If you’ve ever worked with a marketing consultant or done a Google search, you’ve probably had someone tell you to use Google Ads.
Pay-per-click (PPC) ads that appear in Google search results pages can be an effective way to generate traffic—particularly traffic that converts into customers—by jumping to the top of search results.
If you choose the right keywords and budget, you can buy your way to the top of the results page. In some cases, like the above, searchers might even need to scroll down before they get past your ads.
At the same time, Google Ads makes it easy to spend a lot of money very quickly. If you aren’t quite comfortable with what you’re doing, you could blow through your whole marketing budget.
So Are Google Ads Worth It For Small Businesses?
Here Are Six Advantages Of Google Ads:
If you target the right keywords with PPC ads, you can get in front of potential customers at the exact moment they’re looking for your products.
The “buy glasses online” example above illustrates this point. Just about everyone googling that term is looking to buy glasses in the near future.
Having an ad that serves up your products on transactional keywords is a great way to get new customers.
If you run a local business, you don’t care about appearing in search results outside of your area.
Google Ads lets you target your searches based on geography, which can help you get in front of potential customers near you. Combined with local SEO, geographically-targeted PPC ads can help you get more customers from your community.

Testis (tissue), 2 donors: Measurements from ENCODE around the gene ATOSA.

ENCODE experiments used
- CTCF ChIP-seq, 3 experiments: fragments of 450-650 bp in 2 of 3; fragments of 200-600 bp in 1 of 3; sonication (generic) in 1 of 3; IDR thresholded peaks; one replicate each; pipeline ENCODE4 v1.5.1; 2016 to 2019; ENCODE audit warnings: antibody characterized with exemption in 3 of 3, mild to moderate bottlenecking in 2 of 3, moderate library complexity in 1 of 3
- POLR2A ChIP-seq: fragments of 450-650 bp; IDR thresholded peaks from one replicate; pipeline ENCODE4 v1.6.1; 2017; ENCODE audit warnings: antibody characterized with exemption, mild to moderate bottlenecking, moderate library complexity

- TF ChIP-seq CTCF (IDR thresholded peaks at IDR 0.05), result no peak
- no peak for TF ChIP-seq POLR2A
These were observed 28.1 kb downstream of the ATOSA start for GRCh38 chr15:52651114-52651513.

If you sell products that can appeal to multiple different audiences, PPC ads can help you reach those audiences by letting you target different keywords.
Say, for example, you sell filter papers that can be used in both laboratory research and industrial manufacturing.
If you created a product page and tried to optimise it for search, you might have to choose between your two audiences—or choose a more general term like “carbon activated filter paper.”
Google Ads would let you target each audience individually by using industry-specific keywords. “Industrial smog filters” and “chromatography filter paper” may apply to similar products, but they attract very different audiences—PPC lets you target both.
When someone clicks on a PPC ad, they get sent to a page on your website. One of the strengths of Google Ads, is that you get to choose that page.
A lot of people send PPC traffic to their home page, which is ok (if not ideal). But one of the major strengths of Google Ads is that you can send people to customised landing pages that are optimised to convert.
By sending people to landing pages that offer what they’re looking for, you can increase your chances of converting them into customers.